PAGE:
5% in these men and of 44.8% in Nyanza province.17 Therefore, we would argue that biology is likely to be the major contributor to the disproportionate impact of HIV within this community and area that was described earlier. The
level of immune activation in an individual may also be an important predictor of their susceptibility (if HIV uninfected) or infectiousness (if HIV infected). In keeping with this, immune activation is substantially dampened in rare individuals who are relatively resistant to HIV infection.61 HIV replicates more efficiently within activated CD4+ T cells,62 in part because cell activation leads to increased surface expression of the HIV co-receptor CCR5.63 As immune activation and inflammation are key host responses to an invading pathogen, endemic infections such as malaria in an HIV-infected individual would be expected to indirectly increase virus replication and blood levels, and thereby causing selleck products the enhanced HIV transmission that was described in the previous section. BV and genital co-infections such as HSV-2 lead to dramatic increases in activated Midostaurin CD4+ T cells directly within the genital mucosa of an HIV-infected individual,64–66 and therefore may have an even greater effect on the genital HIV viral load and subsequent HIV transmission. Systemic immune activation may be increased in healthy African individuals67–69 and might be hypothesized
to increase HIV susceptibility, although at least part of this phenomenon is probably driven by higher rates of co-infections such Resveratrol as HSV-270 and geohelminths67–69 that were often not screened in these studies. Whether this systemic immune activation increases the per-exposure HIV acquisition risk may hinge on whether it is associated with a corresponding increase in HIV-susceptible target cells at the site of virus exposure (i.e., the mucosal lining of the cervix, vagina, rectum or penis). While HSV-2 is clearly associated with increases in activated T cells within both the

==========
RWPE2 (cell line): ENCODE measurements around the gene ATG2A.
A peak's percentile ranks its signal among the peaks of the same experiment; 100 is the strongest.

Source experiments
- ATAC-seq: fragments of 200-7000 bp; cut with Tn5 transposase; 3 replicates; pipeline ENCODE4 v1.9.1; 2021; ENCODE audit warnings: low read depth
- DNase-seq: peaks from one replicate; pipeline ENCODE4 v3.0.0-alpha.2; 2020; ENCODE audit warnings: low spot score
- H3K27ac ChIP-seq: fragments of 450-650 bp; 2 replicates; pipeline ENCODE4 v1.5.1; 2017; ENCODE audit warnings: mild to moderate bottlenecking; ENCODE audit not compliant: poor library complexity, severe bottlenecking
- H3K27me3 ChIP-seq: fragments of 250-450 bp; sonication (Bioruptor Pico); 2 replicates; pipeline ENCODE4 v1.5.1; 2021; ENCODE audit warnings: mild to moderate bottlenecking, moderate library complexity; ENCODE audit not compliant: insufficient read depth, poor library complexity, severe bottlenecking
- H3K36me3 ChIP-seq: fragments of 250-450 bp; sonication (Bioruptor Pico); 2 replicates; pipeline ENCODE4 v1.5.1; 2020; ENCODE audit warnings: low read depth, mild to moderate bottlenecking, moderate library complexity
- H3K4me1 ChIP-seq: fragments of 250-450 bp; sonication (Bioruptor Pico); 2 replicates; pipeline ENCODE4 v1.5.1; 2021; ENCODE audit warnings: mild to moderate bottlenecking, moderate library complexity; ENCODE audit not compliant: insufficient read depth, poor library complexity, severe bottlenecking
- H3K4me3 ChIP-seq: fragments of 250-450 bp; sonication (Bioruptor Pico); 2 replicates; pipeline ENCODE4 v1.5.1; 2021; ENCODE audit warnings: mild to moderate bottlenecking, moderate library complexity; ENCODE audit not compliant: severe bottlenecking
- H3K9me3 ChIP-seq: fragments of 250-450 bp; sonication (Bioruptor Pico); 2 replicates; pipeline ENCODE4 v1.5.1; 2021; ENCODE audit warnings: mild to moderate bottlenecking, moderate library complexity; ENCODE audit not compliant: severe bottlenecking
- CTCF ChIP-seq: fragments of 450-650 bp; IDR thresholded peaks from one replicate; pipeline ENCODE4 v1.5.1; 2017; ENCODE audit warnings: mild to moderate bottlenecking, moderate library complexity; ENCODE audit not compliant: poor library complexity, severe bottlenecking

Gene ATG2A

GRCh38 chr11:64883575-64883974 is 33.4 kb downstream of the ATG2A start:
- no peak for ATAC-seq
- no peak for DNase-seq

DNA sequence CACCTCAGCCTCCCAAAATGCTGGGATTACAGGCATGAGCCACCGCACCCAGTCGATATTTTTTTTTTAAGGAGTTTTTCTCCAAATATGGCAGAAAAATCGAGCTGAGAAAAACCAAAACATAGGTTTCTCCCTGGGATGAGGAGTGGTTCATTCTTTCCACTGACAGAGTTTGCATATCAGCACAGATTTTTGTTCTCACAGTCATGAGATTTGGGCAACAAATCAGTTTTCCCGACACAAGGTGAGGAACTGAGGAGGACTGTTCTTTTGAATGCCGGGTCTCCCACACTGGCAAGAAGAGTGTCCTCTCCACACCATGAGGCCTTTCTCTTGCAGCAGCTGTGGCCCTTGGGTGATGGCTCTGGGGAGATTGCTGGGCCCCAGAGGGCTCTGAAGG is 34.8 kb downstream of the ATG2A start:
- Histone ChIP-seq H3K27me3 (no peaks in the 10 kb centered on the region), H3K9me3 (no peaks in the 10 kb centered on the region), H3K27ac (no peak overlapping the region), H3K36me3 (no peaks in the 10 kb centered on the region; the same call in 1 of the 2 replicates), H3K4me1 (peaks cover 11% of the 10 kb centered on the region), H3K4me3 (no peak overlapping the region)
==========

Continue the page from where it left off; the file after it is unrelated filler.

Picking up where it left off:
genital tract and blood,65,70 it is not known whether non-sexually transmitted infections (malaria and so on) have the same effect. Interestingly, recent work from our group demonstrated higher numbers of activated CD4+ target cells in the female genital tract of young women from Kisumu (Nyanza province, Kenya) compared to San Francisco (USA), independent of genital co-infections or other behavioural practices.71 These data are summarized in Fig. 1, which shows that the total number of activated CD4+ T cells collected on a cytobrush was increased in Kisumu women (Fig. 1a); this was not attributed to higher overall CD4+ T cell numbers, but rather to substantial increases in the percentage of CD4+ T cells that were activated (Fig. 1b). In addition, vaginal levels of secretory leucocyte protease inhibitor (SLPI), an innate mucosal immune protein with anti-HIV properties in vitro,72 were substantially lower in Kisumu participants (Fig. 1a).